NSF TAPS PENN STATE DEAN: Geographer and climatologist William E. Easterling will head the National Science Foundation's Directorate for Geosciences (GEO), "which supports fundamental research spanning the atmospheric, earth, ocean and polar sciences," the agency says. He has been dean of Penn State's College of Earth and Mineral Sciences since 2007, leading "strategic planning for research initiatives focusing on the food-energy-water nexus, clean carbon energy, additive manufacturing, big data challenges in forecasting, risk and uncertainty in environmental decisions, and more."


GOVERNMENT SHUTDOWN POSSIBLE; DURATION UNCERTAIN: Federal agencies could shut down beginning early Saturday if Senate Democrats continue to block action on a stopgap spending bill to fund the government through April 28, 2017, CQ reports. The current measure is due to expire at midnight tonight (Friday). West Virginia Democrat Joe Manchin III, right, and other coal-state senators have vowed to "block all attempts to pass legislation by unanimous consent in the Senate until the United Mine Workers of America (UMWA) healthcare and pension shortfall is adequately addressed" - that is, for a full year. A senior House GOP aide said a brief shutdown would have little effect if averted by Monday, but the Office of Management and Budget is said to be preparing for a funding lapse, according to CQ. The White House is urging Congress to pass a shortterm funding bill and tackle unresolved problems after the holidays.  

DEFENSE BILL AWAITS OBAMA: The fiscal 2017 defense authorization bill, which sets policy for the Pentagon, cleared Congress this week with veto-proof majorities in both houses. The White House had threatened a presidential veto, but "many of the most contested provisions have been removed or modified," according to CQ.

A BRIDGE FOR DREAMERS: The Association of American Universities' Weekly Wrap-up reports that a bipartisan group of four senators was expected to introduce the BRIDGE Act, legislation to allow “provisional protected status” and a reprieve from deportation proceedings for many college students brought to the United States by their parents as young children. According to Politico, the bill would allow "at least 740,000 young immigrants who have gotten deportation reprieves and work permits under Obama to keep those benefits for three more years if they are revoked."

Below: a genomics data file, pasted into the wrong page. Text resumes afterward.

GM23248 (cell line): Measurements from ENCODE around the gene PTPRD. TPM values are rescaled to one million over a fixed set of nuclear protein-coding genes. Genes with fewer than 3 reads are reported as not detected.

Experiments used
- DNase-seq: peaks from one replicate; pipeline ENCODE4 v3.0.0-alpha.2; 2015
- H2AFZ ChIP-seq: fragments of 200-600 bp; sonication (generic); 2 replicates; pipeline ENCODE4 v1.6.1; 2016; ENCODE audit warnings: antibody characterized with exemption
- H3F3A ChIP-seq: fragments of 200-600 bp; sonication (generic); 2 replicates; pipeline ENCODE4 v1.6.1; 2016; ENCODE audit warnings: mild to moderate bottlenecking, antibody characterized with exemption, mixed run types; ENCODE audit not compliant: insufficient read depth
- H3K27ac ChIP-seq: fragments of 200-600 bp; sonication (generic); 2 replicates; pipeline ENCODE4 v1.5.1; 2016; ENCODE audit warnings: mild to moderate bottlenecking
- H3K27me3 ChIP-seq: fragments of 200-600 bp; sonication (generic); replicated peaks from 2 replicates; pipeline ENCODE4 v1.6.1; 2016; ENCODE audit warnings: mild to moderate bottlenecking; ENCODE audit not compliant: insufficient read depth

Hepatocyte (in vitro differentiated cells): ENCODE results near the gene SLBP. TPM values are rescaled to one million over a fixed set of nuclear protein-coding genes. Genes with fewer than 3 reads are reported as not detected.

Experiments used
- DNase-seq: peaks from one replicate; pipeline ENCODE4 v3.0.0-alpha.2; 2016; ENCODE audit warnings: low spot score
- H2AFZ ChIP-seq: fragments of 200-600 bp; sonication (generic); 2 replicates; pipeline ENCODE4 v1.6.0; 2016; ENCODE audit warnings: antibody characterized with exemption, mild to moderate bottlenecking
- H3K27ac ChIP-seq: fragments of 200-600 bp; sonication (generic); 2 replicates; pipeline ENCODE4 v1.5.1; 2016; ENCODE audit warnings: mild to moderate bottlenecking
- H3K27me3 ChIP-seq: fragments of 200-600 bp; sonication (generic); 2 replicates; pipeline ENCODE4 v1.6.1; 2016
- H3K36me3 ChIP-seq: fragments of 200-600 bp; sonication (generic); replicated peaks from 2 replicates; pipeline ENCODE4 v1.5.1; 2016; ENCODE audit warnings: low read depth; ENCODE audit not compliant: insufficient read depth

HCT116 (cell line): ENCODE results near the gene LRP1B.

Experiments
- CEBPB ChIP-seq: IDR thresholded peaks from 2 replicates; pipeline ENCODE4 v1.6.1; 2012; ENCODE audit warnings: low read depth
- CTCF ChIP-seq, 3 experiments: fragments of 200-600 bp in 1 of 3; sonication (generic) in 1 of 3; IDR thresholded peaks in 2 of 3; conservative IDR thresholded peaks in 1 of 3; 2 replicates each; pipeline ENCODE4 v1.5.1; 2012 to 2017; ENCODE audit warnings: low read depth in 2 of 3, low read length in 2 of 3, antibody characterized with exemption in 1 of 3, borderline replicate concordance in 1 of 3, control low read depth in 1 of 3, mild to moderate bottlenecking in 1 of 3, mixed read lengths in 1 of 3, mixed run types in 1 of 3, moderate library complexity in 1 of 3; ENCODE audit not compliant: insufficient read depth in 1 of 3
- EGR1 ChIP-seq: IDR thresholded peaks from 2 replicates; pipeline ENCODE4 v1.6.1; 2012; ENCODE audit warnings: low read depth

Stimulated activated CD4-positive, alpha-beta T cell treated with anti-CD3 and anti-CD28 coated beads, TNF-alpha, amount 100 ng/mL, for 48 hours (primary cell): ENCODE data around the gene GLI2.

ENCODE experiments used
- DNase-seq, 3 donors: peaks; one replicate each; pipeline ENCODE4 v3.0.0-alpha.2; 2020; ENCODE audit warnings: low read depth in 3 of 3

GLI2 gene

NOT SO FAST: Last week's Capitol Shorts reported that  the American Innovation and Competitiveness Act (S. 3084), the latest reauthorization of COMPETES, could be headed for speedy passage. But, in a reminder that it's foolish to predict any action in the Senate, the bill is still pending. It would authorize $7.5 billion for the National Science Foundation for fiscal 2017 and $7.8 billion for fiscal 2018. The National Institute of Standards and Technology is authorized at $974 million in fiscal 2017 and slightly more than $1 billion in fiscal 2018. An accompanying report explains various provisions, including:  

  • A "competitive mid-scale funding opportunity that includes research, instrumentation, and infrastructure," which the report says is "essential to the NSF’s portfolio and advancing scientific understanding." NSF would be required to "evaluate the existing and future
    needs" and develop a strategy to meet them.
  • A working group set up by the Office of Management and Budget "to reduce administrative burdens on federally funded researchers while protecting the public interest
    in the transparency and accountability for federally funded activities." The group would "conduct a comprehensive review of federal science agency grant proposal documents
    and develop, to the extent practicable, a simplified, uniform grant format." 


Graphic by Jennifer Pocock; source: National Center for Science and Engineering Statistics (NSF); click here for a larger version. 


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CALL FOR PARTICIPATION: WORKSHOP ON BUILDING RESEARCH CAPACITY FOR STEM FACULTY DEVELOPMENT: Building Research Capacity for STEM Faculty Development is an NSF-sponsored working conference that brings together experts from around the country to develop a national research agenda focused on faculty development in the STEM disciplines. February 16-18, 2017 at Clemson University. Apply here